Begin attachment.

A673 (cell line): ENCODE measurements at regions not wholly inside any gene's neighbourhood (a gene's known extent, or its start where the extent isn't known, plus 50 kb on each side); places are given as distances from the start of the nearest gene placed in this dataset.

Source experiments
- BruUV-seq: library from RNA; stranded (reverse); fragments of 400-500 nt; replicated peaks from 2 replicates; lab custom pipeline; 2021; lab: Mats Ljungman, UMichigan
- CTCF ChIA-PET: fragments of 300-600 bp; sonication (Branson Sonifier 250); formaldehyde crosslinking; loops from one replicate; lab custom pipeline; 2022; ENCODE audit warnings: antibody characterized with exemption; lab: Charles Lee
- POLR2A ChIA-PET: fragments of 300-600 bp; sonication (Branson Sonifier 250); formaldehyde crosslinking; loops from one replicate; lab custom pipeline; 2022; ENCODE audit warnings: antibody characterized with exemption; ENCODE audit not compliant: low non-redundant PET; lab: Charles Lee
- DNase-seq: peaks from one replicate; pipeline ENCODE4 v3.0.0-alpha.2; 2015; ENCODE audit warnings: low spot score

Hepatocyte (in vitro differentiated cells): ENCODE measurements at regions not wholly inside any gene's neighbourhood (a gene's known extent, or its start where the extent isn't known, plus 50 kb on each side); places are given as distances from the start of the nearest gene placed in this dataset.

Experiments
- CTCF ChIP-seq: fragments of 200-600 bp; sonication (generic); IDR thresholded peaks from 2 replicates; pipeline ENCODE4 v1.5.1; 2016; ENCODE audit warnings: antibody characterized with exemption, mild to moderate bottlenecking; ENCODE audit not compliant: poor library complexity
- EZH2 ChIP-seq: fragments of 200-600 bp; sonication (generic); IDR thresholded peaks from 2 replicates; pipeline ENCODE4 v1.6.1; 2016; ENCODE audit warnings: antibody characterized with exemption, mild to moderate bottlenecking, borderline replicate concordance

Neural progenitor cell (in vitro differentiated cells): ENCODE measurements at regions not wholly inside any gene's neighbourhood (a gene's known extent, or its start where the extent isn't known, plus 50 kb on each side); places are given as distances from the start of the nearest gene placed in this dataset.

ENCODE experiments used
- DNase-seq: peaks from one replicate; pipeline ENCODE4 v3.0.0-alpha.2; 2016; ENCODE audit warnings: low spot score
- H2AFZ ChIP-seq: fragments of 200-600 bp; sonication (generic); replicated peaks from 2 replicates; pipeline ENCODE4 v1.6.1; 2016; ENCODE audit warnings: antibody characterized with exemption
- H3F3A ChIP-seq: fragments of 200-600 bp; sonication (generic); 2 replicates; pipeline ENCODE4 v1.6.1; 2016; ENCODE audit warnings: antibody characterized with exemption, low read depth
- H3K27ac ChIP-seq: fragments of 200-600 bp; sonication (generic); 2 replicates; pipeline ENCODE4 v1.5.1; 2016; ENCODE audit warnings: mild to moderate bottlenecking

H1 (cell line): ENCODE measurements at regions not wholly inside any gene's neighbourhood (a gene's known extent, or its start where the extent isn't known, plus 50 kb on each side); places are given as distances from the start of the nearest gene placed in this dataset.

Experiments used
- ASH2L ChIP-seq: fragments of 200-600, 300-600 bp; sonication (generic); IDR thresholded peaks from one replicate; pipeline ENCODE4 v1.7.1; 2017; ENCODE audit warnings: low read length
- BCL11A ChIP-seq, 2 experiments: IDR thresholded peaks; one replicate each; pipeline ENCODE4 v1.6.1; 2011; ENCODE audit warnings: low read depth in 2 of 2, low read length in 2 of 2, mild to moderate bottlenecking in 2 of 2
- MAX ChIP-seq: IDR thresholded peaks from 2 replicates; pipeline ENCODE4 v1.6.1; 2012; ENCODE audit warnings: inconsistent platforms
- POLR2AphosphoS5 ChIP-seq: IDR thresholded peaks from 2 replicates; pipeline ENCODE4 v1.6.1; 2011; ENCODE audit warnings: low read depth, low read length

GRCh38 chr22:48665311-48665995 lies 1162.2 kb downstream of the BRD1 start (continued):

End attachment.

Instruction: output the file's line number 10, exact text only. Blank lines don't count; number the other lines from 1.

- EZH2 ChIP-seq: fragments of 200-600 bp; sonication (generic); IDR thresholded peaks from 2 replicates; pipeline ENCODE4 v1.6.1; 2016; ENCODE audit warnings: antibody characterized with exemption, mild to moderate bottlenecking, borderline replicate concordance